Shaw 2-Layer Keyboard Help
The Shavian alphabet is an alternative, phonemic way to write English. The alphabet takes its name from Irish writer Bernard Shaw who inspired and posthumously funded it. Shaw believed there should be a simpler way to write English. His wish was fulfilled in 1962 following a worldwide competition. The winner of that competition, Kingsley Read, developed an alphabet designed especially for English, with a unique letter for each of the 40 or so basic sounds we all use today.
For further information about the Shavian alphabet visit Shavian.info.
Desktop and onscreen layouts
The desktop and onscreen layouts are identical, and are designed with a similar ethos as Dvorak. Shaw 2-Layer is a keyboard made from scratch for those who want comfort when touch-typing, as well as ease of remembering which keys go where.
Other letters may be found by holding down Shift. You can see that most of the letters in the Shift layer are related to the letters on the same key.
Most symbols are not moved from their positions in US QWERTY. However, the semicolon and colon have been moved to the comma and period keys for simplicity. It can be accessed by holding AltGr, or on the key to the right of Left Shift in some European keyboards.
Extended Shavian letters, supported in select fonts such as Inter Alia, are also accessible through AltGr (or the Right Alt key, depending on your keyboard).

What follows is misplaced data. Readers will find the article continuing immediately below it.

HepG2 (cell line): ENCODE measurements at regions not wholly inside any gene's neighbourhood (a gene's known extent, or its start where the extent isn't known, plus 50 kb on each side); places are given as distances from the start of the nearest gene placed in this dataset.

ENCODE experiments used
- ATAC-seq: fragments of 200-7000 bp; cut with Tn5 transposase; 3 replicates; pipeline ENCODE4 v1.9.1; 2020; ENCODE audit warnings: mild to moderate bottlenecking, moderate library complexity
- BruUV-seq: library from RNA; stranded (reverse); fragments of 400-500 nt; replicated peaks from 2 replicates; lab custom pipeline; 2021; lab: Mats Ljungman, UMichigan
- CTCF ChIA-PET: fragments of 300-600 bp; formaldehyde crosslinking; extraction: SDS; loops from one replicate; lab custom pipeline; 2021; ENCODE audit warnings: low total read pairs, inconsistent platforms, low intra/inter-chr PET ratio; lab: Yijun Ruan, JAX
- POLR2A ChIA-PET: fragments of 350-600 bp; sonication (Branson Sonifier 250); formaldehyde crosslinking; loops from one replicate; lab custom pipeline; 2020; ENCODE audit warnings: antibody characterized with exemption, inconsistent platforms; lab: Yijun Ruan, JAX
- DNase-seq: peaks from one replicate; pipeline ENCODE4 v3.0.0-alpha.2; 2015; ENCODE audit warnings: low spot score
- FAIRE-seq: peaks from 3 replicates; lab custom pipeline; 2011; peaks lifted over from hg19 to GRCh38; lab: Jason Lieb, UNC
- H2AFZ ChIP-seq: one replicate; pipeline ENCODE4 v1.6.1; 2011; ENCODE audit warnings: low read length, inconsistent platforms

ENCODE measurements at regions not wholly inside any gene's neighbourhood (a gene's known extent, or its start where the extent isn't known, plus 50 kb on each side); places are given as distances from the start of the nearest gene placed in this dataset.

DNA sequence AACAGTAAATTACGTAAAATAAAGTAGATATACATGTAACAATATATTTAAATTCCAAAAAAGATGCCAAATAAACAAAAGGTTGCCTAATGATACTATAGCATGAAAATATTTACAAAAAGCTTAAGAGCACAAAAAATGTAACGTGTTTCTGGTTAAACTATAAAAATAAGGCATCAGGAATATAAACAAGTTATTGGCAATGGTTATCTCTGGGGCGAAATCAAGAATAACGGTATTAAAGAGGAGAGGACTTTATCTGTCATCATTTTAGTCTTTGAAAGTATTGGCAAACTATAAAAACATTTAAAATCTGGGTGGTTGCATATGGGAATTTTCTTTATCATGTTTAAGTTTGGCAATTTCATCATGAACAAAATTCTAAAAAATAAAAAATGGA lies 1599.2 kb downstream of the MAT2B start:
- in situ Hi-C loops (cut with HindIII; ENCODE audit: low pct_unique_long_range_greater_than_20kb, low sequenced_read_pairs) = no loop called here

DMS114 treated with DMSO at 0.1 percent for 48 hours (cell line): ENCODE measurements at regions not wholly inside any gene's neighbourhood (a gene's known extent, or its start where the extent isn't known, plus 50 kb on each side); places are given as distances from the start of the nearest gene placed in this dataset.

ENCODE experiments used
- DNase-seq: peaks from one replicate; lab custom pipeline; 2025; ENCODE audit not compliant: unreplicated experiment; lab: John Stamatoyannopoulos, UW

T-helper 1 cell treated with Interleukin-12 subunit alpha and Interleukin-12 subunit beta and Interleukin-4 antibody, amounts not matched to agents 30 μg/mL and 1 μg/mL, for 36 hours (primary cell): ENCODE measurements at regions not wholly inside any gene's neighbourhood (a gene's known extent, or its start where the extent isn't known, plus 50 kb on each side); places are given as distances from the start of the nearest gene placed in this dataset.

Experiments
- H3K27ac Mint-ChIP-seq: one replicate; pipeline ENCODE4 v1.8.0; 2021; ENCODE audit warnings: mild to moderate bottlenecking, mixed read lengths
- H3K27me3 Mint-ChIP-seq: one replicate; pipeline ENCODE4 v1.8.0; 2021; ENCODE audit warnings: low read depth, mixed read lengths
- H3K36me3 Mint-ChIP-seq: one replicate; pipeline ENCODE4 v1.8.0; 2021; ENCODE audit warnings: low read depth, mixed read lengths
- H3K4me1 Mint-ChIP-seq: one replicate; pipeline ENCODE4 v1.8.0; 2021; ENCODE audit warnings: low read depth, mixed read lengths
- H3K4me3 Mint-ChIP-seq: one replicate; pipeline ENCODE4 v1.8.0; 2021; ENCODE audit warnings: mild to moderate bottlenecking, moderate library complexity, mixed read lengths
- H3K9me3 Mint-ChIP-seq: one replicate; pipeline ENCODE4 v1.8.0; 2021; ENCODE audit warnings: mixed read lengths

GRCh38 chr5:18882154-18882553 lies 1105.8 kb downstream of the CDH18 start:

Phone and tablet layouts (provisional)
For now, the phone and tablet layout is completely different from the desktop layout; it is based on the Shavian letter table, in order to let the user access all the letters in one screen. The tradeoff is that the keys will be short on small screens; there are 6 rows and 10 columns.
Pressing the  key will bring up the numbers and a range of symbols.
Phone and tablet layouts (planned)
Keyman 16.0 is planned to support flick gestures on keys, with Keyman 17.0 implementing additional keycap legends. Once those features are implemented, the following layout will replace the provisional touch layout. It has been successfully implemented in Multiling O Keyboard.
This layout replaces the Shift layer with a swipe-up gesture, inverting the Shift states on the 𐑑, 𐑕, 𐑒, 𐑐, 𐑖, and 𐑗 keys for consistency. (It just felt better to always swipe up for tall letters.) It also moves the 𐑖 key down a row, in order to fit the keyboard into 9 columns.
Numbers, symbols, and punctuation can be accessed by swiping down. Guillemets can be accessed by swiping horizontally. The layout also has left and right cursor keys, as well as an extra symbol layer accessible by long-pressing the period key.